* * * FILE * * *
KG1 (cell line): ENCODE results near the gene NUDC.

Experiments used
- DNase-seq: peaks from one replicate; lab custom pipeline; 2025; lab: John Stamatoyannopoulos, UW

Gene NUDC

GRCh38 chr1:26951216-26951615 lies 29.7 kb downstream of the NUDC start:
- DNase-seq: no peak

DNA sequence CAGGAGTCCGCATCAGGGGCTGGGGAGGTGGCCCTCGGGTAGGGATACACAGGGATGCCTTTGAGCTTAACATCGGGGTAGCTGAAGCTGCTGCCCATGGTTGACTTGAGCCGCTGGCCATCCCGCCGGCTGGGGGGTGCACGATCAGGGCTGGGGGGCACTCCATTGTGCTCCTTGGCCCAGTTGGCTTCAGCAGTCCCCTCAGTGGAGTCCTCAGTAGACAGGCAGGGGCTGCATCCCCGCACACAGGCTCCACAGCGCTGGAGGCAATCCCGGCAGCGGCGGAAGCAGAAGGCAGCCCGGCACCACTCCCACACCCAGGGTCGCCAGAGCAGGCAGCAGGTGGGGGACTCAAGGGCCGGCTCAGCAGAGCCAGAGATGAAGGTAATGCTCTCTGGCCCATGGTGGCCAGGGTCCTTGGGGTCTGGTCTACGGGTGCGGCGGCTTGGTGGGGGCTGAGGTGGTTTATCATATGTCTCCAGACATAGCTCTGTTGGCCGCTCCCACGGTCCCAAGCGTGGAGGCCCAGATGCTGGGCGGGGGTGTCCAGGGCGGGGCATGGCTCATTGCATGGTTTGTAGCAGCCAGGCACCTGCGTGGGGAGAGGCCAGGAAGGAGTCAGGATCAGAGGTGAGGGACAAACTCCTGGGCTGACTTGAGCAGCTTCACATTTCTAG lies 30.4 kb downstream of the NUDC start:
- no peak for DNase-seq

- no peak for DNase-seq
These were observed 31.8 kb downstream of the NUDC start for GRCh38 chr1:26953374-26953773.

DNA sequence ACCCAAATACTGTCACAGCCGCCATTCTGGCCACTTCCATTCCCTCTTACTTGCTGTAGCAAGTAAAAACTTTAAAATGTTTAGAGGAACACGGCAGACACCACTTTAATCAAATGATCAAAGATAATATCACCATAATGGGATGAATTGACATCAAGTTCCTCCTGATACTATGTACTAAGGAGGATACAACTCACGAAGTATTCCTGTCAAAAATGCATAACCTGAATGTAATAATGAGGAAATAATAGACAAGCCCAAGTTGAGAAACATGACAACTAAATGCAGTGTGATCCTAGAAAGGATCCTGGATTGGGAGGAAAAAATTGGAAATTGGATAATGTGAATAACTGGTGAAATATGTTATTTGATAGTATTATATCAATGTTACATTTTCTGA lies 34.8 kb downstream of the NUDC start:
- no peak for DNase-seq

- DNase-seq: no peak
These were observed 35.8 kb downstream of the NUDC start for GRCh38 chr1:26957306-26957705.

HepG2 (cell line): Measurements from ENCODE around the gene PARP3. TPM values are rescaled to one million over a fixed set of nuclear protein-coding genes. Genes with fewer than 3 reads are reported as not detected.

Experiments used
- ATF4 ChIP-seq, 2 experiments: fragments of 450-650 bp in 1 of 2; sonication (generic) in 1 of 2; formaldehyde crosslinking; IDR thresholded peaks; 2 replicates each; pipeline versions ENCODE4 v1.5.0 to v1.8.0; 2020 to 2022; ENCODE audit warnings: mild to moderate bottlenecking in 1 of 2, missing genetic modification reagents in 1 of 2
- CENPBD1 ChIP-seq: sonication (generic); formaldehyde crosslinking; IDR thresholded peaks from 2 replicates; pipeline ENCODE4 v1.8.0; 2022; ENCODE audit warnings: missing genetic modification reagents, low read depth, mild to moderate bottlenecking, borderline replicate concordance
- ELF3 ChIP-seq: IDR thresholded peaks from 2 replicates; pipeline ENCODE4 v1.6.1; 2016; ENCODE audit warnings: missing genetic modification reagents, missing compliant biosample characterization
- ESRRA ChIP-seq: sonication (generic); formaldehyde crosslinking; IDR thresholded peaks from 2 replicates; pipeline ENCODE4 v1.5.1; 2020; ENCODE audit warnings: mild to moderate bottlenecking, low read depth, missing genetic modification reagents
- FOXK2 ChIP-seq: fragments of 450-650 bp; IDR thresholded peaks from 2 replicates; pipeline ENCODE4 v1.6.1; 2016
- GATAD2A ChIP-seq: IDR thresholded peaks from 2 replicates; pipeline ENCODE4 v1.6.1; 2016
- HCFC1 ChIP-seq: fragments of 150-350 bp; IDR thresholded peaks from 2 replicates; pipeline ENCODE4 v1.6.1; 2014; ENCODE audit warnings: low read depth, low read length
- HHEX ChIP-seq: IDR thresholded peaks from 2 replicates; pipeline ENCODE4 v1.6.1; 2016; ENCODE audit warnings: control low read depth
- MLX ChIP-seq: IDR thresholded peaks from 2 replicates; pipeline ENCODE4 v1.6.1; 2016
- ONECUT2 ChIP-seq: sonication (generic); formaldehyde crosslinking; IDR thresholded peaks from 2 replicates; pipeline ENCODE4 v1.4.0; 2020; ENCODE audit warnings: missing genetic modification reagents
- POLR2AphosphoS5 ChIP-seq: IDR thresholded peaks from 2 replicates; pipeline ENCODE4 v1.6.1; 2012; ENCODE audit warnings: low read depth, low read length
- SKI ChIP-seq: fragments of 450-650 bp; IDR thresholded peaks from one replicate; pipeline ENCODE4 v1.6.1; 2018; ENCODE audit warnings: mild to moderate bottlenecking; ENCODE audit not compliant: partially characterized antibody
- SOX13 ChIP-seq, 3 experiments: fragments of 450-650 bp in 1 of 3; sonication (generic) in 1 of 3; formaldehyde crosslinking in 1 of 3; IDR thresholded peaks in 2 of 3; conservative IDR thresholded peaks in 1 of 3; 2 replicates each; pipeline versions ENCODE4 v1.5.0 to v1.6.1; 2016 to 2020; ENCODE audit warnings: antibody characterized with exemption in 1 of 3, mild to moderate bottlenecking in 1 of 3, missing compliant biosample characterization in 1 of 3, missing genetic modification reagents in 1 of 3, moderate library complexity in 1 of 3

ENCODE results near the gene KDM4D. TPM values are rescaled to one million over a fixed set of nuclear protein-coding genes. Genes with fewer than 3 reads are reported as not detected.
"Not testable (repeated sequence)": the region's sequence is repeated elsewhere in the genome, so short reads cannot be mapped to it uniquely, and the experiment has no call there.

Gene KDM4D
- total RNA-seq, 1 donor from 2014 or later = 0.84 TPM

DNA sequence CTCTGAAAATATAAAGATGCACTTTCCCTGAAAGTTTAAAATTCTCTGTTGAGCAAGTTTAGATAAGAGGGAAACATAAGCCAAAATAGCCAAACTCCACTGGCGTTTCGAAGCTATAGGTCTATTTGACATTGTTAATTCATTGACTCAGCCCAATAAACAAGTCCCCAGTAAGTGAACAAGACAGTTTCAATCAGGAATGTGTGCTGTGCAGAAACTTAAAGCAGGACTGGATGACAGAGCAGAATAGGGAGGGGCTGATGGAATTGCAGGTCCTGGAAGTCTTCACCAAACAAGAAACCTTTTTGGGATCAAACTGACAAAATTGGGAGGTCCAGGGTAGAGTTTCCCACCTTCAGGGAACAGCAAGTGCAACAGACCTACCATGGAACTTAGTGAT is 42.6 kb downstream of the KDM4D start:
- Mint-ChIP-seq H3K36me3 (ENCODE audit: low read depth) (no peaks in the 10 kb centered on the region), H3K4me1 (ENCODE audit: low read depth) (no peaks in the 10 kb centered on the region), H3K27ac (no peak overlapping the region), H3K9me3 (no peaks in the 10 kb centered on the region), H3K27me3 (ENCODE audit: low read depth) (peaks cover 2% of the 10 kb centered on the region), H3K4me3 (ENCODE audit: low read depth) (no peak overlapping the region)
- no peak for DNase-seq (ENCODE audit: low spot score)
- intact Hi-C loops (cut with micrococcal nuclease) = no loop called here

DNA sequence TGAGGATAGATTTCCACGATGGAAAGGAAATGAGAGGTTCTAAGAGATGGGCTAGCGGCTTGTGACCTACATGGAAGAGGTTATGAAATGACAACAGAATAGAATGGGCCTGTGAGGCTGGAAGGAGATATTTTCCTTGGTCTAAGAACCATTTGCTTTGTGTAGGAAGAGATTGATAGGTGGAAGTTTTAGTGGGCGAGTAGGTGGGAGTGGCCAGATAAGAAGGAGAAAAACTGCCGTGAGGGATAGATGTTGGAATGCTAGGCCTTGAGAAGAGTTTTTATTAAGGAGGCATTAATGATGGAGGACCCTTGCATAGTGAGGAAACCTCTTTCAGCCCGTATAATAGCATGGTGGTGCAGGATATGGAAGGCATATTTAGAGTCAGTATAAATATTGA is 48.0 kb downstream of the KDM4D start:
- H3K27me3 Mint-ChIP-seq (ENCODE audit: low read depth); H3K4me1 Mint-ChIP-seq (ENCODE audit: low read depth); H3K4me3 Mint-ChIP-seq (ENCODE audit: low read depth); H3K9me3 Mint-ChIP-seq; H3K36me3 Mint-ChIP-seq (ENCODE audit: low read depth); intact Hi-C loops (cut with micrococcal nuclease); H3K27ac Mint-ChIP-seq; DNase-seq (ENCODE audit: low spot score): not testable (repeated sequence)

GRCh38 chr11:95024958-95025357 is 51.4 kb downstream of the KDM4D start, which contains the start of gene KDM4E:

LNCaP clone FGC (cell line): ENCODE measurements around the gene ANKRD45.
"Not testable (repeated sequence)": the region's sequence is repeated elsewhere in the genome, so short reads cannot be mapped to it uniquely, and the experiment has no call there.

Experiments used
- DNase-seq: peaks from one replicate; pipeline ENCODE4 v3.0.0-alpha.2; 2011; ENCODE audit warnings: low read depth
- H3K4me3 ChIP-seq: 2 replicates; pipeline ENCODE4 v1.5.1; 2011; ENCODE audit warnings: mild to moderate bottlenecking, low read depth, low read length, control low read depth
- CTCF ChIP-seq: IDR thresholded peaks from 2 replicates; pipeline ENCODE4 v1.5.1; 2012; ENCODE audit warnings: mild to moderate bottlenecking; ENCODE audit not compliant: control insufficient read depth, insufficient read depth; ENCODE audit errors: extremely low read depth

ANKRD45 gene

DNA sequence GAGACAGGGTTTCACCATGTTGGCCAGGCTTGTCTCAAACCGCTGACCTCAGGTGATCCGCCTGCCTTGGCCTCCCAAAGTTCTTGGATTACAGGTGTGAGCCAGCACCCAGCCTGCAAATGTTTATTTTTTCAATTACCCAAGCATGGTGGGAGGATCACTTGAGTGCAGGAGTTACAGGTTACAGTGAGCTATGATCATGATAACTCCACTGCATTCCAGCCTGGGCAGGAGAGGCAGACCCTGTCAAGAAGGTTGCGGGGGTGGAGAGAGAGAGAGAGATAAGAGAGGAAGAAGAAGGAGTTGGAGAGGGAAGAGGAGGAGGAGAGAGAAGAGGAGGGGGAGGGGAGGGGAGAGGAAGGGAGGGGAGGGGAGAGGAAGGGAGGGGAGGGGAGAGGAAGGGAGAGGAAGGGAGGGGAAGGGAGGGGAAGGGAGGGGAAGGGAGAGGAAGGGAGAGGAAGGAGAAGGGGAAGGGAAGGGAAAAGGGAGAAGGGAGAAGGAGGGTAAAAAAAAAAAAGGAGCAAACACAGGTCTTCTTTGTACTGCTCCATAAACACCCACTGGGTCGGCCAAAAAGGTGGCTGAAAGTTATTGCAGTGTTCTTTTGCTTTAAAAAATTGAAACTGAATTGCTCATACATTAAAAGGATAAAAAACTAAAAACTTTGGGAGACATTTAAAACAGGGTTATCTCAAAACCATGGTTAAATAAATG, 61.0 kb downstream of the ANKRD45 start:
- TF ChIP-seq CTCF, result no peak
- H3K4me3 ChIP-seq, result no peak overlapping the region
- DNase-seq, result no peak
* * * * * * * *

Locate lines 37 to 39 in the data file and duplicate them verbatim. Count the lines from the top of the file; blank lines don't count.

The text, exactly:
- intact Hi-C loops (cut with micrococcal nuclease) = no loop called here

DNA sequence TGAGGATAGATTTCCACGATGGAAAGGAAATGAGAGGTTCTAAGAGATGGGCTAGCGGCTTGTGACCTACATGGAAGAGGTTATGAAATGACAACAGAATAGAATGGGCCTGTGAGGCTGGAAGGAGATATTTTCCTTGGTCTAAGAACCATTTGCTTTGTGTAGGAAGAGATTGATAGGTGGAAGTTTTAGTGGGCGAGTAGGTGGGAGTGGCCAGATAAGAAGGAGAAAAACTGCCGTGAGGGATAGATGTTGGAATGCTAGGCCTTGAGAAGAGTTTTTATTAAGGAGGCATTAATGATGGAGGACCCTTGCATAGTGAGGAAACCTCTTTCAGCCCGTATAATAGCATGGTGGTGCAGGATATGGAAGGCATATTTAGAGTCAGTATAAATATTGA is 48.0 kb downstream of the KDM4D start:
- H3K27me3 Mint-ChIP-seq (ENCODE audit: low read depth); H3K4me1 Mint-ChIP-seq (ENCODE audit: low read depth); H3K4me3 Mint-ChIP-seq (ENCODE audit: low read depth); H3K9me3 Mint-ChIP-seq; H3K36me3 Mint-ChIP-seq (ENCODE audit: low read depth); intact Hi-C loops (cut with micrococcal nuclease); H3K27ac Mint-ChIP-seq; DNase-seq (ENCODE audit: low spot score): not testable (repeated sequence)